“The red flags that we look for are any lewd or inappropriate posts, as well as posts where the candidate may have spoken negatively of his or her previous employer,” says GovernmentAuctions.com cofounder and CEO Ian Aronovich. “Our goal as a company is for a drama-free environment and people who constantly voice their negative or inappropriate opinions on social media platforms simply have to place in our company. The best advice we could give to any person looking for a job and who’s active in social media is to watch what they say. There is a distinct difference between being opinionated and being a negative Nancy, and no hiring manager wants to deal with the latter.”

When Do Companies Research Candidates?

Candidates should always be prepared to have their online reputation researched. O’Neill insists, “You have to assume that online reputation is always checked. In most corporate settings, the HR recruiter who is filling the job for the hiring manager does the online reputation checks. Like checking the candidate’s references, it is handled by HR and often under the law department’s guidelines.”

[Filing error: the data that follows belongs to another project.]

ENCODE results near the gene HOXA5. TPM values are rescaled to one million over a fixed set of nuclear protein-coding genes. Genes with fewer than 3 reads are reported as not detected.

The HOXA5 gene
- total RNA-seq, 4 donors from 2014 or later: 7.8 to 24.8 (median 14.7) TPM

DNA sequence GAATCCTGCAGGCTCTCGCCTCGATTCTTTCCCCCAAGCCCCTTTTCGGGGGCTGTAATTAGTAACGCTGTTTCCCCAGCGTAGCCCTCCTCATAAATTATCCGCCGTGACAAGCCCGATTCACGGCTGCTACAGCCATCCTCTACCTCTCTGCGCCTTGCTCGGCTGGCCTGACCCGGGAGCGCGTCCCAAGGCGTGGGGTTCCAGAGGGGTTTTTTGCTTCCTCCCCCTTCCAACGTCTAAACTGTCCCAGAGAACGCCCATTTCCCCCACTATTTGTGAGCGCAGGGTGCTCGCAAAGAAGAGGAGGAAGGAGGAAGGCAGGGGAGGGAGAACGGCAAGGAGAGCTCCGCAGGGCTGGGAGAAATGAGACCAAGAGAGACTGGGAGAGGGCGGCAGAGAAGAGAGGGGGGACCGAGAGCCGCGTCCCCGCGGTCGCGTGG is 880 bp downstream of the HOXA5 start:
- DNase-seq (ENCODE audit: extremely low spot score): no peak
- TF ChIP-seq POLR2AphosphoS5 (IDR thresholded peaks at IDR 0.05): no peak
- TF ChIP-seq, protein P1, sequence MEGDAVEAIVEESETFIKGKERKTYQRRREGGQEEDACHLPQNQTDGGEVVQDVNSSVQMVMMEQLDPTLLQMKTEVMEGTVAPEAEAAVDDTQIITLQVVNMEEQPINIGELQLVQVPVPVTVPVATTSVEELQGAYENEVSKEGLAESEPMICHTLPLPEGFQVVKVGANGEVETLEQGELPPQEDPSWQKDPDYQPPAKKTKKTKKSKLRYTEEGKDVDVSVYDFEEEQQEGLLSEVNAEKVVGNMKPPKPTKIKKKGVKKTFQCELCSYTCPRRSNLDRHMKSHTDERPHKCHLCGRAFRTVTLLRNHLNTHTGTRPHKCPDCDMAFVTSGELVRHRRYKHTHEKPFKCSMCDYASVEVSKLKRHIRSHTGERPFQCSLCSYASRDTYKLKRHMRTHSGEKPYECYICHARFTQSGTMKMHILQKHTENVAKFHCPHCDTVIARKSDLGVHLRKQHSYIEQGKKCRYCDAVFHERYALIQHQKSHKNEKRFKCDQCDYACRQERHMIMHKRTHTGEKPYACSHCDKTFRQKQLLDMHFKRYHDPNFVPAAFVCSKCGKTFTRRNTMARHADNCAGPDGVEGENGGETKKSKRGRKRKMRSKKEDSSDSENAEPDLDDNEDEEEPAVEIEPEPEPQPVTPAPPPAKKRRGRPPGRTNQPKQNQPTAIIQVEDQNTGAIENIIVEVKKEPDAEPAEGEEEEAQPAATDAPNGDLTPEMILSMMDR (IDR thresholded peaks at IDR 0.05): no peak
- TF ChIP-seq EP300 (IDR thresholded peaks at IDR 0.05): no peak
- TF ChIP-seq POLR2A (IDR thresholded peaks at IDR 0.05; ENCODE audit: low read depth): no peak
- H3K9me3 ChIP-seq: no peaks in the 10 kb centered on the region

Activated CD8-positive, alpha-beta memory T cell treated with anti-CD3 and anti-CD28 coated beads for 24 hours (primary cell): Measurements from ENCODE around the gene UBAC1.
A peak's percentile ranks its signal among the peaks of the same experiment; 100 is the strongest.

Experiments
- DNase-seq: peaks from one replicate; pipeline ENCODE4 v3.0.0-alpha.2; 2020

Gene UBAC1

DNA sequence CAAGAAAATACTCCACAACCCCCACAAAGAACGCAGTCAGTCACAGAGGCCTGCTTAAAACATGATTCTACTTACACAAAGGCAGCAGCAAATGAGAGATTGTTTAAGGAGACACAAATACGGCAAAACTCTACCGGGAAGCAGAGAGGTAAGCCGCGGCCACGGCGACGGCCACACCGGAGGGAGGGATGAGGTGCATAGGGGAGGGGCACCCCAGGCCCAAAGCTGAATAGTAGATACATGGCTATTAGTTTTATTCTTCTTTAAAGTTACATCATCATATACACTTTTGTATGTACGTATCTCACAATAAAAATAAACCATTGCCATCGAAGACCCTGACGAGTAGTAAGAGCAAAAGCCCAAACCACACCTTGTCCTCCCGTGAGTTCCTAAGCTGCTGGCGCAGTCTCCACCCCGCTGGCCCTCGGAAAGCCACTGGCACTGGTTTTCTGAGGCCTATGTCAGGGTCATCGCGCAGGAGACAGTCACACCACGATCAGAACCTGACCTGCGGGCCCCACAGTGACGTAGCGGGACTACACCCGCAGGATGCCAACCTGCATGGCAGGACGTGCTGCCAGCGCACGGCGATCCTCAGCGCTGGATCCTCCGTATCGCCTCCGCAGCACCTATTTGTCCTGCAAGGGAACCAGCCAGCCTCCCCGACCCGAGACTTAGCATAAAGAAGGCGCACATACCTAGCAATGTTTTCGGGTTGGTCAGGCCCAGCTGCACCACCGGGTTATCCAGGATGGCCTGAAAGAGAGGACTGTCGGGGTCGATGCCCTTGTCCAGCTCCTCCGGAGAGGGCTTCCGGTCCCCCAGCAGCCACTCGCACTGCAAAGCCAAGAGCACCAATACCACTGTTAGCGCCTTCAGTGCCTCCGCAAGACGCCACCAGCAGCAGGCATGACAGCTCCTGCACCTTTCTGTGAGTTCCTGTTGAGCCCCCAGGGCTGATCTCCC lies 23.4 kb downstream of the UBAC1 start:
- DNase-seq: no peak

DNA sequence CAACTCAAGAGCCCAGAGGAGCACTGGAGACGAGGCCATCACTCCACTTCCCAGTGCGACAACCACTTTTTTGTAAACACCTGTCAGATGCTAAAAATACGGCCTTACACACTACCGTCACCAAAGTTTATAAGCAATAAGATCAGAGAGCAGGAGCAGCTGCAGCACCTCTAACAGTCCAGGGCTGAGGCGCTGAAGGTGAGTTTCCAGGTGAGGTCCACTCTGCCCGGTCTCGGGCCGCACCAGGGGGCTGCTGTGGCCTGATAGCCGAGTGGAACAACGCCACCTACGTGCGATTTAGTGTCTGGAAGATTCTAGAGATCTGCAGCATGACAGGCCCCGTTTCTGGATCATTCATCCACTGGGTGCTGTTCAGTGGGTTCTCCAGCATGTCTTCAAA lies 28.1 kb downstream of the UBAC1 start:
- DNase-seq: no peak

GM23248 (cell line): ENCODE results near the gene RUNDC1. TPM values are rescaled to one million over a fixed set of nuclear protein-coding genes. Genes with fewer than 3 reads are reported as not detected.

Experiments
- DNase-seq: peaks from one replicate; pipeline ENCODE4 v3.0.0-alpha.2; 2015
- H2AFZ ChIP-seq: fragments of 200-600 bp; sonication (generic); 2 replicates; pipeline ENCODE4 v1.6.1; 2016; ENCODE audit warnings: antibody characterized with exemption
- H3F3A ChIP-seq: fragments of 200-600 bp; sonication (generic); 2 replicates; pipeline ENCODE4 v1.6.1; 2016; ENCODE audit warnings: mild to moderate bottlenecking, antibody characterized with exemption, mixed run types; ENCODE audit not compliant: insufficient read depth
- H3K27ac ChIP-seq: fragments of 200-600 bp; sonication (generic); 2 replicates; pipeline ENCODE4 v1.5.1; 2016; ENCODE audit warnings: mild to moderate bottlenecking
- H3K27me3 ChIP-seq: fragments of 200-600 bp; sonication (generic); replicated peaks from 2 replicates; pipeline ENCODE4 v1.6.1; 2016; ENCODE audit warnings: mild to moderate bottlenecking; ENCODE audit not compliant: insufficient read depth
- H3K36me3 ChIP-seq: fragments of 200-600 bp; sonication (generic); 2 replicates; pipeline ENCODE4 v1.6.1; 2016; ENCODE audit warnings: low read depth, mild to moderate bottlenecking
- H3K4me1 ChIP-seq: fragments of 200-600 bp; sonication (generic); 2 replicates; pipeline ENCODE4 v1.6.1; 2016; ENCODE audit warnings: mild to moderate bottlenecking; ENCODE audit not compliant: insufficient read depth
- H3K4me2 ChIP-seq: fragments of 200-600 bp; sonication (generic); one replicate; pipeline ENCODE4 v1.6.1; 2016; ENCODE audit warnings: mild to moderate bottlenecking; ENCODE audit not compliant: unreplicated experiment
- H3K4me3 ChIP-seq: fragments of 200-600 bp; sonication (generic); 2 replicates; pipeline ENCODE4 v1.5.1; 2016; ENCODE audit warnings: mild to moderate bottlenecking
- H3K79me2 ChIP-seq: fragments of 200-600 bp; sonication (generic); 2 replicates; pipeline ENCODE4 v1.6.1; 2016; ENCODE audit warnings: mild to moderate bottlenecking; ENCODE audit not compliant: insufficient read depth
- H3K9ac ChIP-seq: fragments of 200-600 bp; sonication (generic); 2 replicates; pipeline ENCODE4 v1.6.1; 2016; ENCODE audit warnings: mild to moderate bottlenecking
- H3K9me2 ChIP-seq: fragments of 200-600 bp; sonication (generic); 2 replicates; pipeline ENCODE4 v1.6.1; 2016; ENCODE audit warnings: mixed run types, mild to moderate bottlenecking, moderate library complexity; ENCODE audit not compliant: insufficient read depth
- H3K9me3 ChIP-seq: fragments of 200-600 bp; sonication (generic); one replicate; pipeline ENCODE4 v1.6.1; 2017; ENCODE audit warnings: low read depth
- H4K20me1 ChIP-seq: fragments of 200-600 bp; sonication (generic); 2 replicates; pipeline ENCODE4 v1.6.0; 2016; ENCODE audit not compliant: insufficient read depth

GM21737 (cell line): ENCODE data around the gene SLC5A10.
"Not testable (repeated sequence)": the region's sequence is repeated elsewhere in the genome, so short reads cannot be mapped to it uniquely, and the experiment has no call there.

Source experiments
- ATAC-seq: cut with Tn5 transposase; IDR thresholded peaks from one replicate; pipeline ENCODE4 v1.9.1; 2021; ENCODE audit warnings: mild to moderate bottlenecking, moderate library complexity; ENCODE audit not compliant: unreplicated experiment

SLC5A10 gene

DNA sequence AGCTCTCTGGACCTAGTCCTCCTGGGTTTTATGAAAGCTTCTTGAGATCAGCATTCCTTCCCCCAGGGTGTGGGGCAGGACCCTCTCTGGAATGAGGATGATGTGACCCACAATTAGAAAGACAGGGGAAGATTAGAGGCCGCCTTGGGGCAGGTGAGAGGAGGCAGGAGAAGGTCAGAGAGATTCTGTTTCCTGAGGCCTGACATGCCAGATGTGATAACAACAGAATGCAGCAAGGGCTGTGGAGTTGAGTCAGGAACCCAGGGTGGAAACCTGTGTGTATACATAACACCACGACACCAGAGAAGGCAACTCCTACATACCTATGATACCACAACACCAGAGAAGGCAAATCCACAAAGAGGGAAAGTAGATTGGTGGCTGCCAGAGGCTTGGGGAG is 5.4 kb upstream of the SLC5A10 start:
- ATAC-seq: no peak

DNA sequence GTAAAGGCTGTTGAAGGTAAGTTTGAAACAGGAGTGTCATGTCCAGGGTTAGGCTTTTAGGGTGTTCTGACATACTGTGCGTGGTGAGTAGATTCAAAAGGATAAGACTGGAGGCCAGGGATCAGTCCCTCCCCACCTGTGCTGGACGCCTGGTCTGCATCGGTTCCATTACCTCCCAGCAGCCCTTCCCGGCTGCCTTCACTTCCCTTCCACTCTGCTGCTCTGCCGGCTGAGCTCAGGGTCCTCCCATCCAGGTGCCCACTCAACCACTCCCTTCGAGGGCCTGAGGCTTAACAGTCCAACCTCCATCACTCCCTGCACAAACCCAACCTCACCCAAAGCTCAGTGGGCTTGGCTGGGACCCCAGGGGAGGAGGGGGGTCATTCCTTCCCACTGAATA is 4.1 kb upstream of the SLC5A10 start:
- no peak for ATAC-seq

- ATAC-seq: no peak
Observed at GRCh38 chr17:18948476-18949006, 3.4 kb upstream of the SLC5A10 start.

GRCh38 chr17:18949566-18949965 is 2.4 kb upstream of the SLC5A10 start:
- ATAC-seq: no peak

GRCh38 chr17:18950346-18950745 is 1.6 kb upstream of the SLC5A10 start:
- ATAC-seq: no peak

Of course, that doesn’t mean every candidate receives an online checkup before an interview or hiring offer. Some companies prefer to save time and resources by waiting until they’ve narrowed down the field of candidates or are ready to extend a hiring offer.

“I would say that most recruiters and hiring managers will not Google applicants, but will check out a smaller number of candidates or finalists,” says Joblink executive director Elliot D. Lasson.

Hiring managers may also want to perform additional research on candidates when they have a reason to be suspicious, explains recruiter Tracey Russell. “This is either due to an inconsistency in their resume or when something on a candidate’s resume looks too good to be true.”

Companies that wait until later in the hiring process will reserve research until they’re considering making an offer. “A Google search is normally done around the time a background check is being done to see if there are any skeletons in their closet that the background check might miss,” says Russell. “A Google search may be done right when a hiring manager is considering moving them to the next stage in the hiring process. This is done so they are not wasting their time interviewing the candidate if something negative turns up.”

Individuals seeking sensitive positions are especially likely to be researched online. “It is a particular issue for individuals who interview for jobs which require absolute and undivided good judgement such as customer service, police enforcement, healthcare, and banking,” explains career counselor and executive coach Roy Cohen. “These sorts of jobs involve extensive client contact, critical decision-making, and frequent access to sensitive resources or information.”

What Hiring Managers Want to Find Online